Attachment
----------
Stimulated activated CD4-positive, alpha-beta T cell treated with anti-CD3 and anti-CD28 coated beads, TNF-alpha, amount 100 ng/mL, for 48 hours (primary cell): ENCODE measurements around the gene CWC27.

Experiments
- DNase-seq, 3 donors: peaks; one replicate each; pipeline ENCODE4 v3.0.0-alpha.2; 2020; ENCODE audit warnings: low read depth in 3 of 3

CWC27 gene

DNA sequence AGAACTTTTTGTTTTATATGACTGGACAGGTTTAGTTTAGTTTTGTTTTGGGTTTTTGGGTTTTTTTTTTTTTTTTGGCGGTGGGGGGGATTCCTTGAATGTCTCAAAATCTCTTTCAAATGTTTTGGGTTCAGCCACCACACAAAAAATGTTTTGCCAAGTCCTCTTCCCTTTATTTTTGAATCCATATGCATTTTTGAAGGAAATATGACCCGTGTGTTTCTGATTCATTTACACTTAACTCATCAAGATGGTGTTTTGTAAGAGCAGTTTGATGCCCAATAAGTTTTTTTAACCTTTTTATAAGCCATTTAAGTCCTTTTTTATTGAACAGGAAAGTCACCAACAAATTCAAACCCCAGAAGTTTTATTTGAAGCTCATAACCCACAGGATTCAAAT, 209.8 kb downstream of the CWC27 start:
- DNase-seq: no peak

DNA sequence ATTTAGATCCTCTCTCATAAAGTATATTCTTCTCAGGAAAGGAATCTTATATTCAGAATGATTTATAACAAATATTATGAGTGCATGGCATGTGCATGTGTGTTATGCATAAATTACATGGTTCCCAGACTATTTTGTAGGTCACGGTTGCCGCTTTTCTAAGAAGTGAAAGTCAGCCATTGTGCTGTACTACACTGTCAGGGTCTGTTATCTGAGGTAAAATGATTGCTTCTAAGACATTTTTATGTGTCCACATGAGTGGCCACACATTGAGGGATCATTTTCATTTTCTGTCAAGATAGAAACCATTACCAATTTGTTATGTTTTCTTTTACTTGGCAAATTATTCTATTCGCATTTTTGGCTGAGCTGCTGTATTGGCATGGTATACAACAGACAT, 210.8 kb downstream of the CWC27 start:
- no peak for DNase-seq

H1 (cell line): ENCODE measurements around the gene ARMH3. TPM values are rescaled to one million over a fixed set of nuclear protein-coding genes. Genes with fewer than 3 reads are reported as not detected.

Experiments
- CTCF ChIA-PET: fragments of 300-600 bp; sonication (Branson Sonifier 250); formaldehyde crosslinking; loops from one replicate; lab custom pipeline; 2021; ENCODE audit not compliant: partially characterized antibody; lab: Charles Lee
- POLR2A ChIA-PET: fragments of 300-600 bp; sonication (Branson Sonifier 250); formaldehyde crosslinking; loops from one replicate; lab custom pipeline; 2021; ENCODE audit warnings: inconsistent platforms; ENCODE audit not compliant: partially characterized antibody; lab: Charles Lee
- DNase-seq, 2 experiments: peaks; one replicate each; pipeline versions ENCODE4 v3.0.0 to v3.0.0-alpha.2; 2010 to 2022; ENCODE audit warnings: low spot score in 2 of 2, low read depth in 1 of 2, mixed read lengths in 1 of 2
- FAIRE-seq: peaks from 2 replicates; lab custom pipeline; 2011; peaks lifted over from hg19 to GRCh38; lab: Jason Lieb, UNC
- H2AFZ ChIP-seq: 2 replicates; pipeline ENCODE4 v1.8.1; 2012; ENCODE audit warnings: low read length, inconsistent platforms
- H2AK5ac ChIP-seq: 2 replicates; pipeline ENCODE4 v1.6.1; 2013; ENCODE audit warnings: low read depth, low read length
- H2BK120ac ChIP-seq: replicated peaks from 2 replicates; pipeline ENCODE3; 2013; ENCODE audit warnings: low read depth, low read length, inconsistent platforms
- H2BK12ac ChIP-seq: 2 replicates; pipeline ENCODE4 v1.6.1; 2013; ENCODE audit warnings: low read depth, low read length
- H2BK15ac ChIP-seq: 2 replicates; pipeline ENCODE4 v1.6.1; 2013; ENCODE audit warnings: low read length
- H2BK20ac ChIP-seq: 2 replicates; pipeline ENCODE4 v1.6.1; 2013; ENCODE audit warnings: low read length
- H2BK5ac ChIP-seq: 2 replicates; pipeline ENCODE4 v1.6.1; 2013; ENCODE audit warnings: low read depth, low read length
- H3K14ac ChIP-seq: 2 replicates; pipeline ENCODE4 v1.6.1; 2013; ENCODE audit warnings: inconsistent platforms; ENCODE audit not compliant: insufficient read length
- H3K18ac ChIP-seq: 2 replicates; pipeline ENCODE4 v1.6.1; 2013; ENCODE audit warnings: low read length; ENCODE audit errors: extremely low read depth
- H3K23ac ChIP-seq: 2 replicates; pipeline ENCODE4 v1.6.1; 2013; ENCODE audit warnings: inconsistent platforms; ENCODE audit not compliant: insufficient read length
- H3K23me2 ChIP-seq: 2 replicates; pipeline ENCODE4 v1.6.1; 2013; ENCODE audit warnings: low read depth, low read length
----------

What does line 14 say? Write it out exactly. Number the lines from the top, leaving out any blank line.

- FAIRE-seq: peaks from 2 replicates; lab custom pipeline; 2011; peaks lifted over from hg19 to GRCh38; lab: Jason Lieb, UNC